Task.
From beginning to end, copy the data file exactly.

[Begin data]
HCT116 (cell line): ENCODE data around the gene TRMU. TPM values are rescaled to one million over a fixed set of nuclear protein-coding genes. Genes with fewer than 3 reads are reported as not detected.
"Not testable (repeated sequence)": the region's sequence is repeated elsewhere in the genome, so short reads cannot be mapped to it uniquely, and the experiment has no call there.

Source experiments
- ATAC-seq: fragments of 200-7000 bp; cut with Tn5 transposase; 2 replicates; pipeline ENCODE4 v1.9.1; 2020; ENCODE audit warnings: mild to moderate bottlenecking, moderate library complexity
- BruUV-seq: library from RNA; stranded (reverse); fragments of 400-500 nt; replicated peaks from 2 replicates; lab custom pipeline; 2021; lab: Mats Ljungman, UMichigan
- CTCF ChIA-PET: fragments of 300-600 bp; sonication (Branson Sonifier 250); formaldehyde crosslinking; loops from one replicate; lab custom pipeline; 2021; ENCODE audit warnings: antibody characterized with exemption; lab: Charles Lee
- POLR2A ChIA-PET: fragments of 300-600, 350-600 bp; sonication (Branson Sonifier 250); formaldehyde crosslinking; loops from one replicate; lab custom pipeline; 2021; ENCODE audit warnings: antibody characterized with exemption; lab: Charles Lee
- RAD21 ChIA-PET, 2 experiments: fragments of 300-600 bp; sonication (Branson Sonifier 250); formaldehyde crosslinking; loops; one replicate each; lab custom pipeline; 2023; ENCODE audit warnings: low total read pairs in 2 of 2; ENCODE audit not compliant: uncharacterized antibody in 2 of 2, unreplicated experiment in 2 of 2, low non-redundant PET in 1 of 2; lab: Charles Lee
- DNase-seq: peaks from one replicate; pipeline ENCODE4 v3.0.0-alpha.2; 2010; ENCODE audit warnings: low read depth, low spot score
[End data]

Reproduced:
HCT116 (cell line): ENCODE data around the gene TRMU. TPM values are rescaled to one million over a fixed set of nuclear protein-coding genes. Genes with fewer than 3 reads are reported as not detected.
"Not testable (repeated sequence)": the region's sequence is repeated elsewhere in the genome, so short reads cannot be mapped to it uniquely, and the experiment has no call there.

Source experiments
- ATAC-seq: fragments of 200-7000 bp; cut with Tn5 transposase; 2 replicates; pipeline ENCODE4 v1.9.1; 2020; ENCODE audit warnings: mild to moderate bottlenecking, moderate library complexity
- BruUV-seq: library from RNA; stranded (reverse); fragments of 400-500 nt; replicated peaks from 2 replicates; lab custom pipeline; 2021; lab: Mats Ljungman, UMichigan
- CTCF ChIA-PET: fragments of 300-600 bp; sonication (Branson Sonifier 250); formaldehyde crosslinking; loops from one replicate; lab custom pipeline; 2021; ENCODE audit warnings: antibody characterized with exemption; lab: Charles Lee
- POLR2A ChIA-PET: fragments of 300-600, 350-600 bp; sonication (Branson Sonifier 250); formaldehyde crosslinking; loops from one replicate; lab custom pipeline; 2021; ENCODE audit warnings: antibody characterized with exemption; lab: Charles Lee
- RAD21 ChIA-PET, 2 experiments: fragments of 300-600 bp; sonication (Branson Sonifier 250); formaldehyde crosslinking; loops; one replicate each; lab custom pipeline; 2023; ENCODE audit warnings: low total read pairs in 2 of 2; ENCODE audit not compliant: uncharacterized antibody in 2 of 2, unreplicated experiment in 2 of 2, low non-redundant PET in 1 of 2; lab: Charles Lee
- DNase-seq: peaks from one replicate; pipeline ENCODE4 v3.0.0-alpha.2; 2010; ENCODE audit warnings: low read depth, low spot score